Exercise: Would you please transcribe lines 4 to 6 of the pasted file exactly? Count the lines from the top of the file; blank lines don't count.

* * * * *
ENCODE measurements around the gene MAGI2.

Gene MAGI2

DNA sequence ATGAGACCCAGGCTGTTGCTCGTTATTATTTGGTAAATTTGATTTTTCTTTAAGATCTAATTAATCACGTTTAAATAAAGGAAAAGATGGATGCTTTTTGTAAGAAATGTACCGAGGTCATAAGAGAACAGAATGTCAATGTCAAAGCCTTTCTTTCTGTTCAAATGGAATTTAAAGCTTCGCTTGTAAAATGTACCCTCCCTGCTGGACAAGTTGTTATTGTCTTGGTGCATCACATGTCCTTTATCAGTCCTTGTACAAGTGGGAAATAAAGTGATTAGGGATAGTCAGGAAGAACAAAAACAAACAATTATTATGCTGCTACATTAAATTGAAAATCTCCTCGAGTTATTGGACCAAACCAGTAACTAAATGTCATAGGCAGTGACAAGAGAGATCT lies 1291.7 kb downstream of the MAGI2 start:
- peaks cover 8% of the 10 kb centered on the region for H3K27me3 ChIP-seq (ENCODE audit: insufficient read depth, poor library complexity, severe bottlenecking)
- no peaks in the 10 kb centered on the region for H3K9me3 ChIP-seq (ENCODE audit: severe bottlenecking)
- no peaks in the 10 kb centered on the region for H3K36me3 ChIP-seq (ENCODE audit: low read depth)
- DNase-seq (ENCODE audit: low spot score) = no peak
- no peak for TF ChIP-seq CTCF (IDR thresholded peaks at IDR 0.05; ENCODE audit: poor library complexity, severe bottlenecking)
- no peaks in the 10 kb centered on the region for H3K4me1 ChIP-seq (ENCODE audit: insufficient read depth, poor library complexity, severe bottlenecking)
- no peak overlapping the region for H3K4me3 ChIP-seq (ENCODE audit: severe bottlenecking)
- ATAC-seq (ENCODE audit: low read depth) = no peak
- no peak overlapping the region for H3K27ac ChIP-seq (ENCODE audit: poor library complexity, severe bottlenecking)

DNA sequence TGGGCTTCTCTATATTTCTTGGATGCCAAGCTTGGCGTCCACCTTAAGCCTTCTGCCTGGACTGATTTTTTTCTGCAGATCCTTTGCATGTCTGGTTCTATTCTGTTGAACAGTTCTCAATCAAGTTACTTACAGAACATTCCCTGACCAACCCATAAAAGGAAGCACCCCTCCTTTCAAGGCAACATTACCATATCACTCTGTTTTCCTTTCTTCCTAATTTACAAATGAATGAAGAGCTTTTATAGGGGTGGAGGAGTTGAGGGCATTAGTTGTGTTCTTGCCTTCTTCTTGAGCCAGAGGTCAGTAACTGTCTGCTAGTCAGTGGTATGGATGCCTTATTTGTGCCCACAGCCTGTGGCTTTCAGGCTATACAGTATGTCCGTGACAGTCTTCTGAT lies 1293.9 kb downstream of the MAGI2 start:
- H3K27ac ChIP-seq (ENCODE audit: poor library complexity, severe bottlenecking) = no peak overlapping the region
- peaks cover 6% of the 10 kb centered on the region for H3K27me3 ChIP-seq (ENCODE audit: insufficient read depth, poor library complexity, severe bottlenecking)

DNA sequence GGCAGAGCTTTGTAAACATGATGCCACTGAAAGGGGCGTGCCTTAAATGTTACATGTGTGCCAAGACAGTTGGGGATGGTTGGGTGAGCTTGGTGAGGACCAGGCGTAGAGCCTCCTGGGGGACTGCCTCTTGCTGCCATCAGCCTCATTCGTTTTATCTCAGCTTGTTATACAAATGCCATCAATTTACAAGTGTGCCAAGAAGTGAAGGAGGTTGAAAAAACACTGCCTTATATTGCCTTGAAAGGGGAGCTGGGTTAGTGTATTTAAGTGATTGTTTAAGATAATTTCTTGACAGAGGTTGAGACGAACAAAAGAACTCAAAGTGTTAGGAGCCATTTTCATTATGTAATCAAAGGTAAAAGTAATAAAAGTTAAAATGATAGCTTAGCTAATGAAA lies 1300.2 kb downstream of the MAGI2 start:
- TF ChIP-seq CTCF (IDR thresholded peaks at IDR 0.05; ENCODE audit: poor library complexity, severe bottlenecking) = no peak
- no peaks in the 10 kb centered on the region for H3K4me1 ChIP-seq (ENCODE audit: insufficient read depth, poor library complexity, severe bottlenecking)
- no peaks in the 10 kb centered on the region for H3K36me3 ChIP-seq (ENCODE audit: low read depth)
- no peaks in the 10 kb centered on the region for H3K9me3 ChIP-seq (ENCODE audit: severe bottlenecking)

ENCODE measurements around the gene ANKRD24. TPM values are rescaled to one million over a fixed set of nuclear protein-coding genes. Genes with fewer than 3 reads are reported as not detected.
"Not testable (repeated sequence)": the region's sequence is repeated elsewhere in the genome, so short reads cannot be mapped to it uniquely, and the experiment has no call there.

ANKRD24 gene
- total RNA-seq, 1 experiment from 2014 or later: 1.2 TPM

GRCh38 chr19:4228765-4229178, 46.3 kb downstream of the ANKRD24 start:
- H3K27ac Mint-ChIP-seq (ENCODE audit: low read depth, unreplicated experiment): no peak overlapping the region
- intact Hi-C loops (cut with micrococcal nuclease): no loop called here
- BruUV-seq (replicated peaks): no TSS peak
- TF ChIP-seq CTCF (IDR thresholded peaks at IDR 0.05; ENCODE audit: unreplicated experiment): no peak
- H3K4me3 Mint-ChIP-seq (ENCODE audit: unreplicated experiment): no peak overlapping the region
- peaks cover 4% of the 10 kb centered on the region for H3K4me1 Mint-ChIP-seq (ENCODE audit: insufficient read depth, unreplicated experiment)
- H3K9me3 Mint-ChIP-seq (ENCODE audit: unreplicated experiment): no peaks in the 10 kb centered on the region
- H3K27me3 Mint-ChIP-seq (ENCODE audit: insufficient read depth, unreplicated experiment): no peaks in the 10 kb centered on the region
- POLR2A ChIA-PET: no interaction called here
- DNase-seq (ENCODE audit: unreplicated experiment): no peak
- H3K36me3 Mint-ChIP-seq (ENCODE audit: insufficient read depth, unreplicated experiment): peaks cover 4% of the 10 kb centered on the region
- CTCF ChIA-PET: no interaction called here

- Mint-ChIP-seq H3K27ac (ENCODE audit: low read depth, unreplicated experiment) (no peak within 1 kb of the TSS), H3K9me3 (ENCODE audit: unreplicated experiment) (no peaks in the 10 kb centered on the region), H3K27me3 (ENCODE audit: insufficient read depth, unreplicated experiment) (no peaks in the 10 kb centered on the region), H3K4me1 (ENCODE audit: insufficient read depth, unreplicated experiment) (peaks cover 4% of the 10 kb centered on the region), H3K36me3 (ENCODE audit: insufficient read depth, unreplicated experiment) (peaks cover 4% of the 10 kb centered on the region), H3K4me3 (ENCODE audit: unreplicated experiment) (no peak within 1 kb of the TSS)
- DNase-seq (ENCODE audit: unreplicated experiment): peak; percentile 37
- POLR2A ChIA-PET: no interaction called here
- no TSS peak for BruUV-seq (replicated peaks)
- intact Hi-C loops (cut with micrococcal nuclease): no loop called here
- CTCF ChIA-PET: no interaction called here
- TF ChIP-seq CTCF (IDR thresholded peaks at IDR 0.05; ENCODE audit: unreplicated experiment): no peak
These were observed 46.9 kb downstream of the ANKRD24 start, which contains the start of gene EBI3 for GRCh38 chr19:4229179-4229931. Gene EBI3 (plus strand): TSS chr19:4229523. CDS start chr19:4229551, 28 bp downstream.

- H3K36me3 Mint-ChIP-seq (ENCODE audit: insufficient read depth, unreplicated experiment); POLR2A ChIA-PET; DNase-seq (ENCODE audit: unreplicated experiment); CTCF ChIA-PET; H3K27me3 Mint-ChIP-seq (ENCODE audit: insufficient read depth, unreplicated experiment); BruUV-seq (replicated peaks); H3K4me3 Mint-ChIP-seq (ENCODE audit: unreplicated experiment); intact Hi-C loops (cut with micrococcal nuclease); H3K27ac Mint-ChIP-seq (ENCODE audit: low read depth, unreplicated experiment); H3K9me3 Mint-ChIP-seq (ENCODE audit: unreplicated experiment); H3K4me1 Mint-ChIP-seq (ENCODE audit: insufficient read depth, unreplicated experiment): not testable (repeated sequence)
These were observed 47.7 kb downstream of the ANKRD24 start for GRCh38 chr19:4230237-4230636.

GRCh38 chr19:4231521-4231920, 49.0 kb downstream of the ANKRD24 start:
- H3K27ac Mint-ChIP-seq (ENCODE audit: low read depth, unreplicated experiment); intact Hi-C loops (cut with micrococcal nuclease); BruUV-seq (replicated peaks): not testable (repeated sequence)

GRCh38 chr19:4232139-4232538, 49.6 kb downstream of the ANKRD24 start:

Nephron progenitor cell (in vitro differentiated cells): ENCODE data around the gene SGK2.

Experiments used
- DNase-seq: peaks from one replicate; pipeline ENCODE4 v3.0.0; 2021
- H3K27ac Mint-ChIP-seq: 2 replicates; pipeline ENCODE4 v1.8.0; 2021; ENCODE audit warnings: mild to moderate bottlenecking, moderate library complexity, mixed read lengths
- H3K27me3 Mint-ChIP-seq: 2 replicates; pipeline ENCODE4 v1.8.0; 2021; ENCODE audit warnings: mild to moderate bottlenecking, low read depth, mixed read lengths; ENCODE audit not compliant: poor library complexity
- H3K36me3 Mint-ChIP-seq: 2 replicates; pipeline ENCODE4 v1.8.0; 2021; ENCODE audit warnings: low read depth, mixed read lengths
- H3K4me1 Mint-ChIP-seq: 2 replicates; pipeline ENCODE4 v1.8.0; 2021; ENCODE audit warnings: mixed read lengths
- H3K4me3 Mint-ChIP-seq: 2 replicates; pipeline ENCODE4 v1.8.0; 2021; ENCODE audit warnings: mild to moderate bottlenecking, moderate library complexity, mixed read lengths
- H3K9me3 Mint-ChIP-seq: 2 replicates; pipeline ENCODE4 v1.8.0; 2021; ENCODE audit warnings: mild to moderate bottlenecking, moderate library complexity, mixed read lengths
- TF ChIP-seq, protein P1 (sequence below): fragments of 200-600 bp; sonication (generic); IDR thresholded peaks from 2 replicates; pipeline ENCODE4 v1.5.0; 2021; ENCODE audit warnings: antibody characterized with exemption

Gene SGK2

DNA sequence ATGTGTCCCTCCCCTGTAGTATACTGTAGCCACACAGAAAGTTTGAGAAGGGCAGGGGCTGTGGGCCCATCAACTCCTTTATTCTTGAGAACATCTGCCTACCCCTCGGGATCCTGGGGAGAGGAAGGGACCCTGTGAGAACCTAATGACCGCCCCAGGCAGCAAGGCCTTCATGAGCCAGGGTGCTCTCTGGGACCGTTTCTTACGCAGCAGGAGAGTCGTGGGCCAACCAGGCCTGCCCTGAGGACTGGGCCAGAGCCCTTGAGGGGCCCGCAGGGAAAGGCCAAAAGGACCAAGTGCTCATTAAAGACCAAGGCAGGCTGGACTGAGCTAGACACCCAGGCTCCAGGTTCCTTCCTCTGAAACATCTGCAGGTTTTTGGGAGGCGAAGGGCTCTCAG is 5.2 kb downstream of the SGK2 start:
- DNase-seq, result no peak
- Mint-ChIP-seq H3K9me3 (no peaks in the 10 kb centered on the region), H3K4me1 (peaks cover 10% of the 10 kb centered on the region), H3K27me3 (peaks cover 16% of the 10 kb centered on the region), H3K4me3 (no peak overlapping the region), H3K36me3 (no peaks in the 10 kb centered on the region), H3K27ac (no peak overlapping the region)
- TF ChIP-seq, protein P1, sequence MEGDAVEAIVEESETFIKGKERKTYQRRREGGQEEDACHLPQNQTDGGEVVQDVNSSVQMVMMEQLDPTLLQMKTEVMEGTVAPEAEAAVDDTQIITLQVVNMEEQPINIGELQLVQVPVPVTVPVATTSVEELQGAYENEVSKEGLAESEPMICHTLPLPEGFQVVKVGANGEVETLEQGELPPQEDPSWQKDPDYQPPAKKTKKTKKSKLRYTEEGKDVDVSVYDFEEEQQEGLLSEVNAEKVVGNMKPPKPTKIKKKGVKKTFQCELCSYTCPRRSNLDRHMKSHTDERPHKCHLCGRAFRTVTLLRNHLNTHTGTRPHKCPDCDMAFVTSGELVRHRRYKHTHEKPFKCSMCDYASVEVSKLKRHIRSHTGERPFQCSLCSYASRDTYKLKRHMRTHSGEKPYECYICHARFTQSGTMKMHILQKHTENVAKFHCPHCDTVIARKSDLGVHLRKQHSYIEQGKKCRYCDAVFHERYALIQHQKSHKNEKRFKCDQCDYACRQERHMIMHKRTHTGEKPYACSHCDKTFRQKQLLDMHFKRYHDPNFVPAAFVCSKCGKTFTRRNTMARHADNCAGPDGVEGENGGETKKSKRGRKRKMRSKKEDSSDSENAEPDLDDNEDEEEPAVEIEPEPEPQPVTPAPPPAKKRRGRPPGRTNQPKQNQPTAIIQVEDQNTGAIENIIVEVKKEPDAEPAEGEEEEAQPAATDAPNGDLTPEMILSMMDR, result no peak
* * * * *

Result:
- peaks cover 8% of the 10 kb centered on the region for H3K27me3 ChIP-seq (ENCODE audit: insufficient read depth, poor library complexity, severe bottlenecking)
- no peaks in the 10 kb centered on the region for H3K9me3 ChIP-seq (ENCODE audit: severe bottlenecking)
- no peaks in the 10 kb centered on the region for H3K36me3 ChIP-seq (ENCODE audit: low read depth)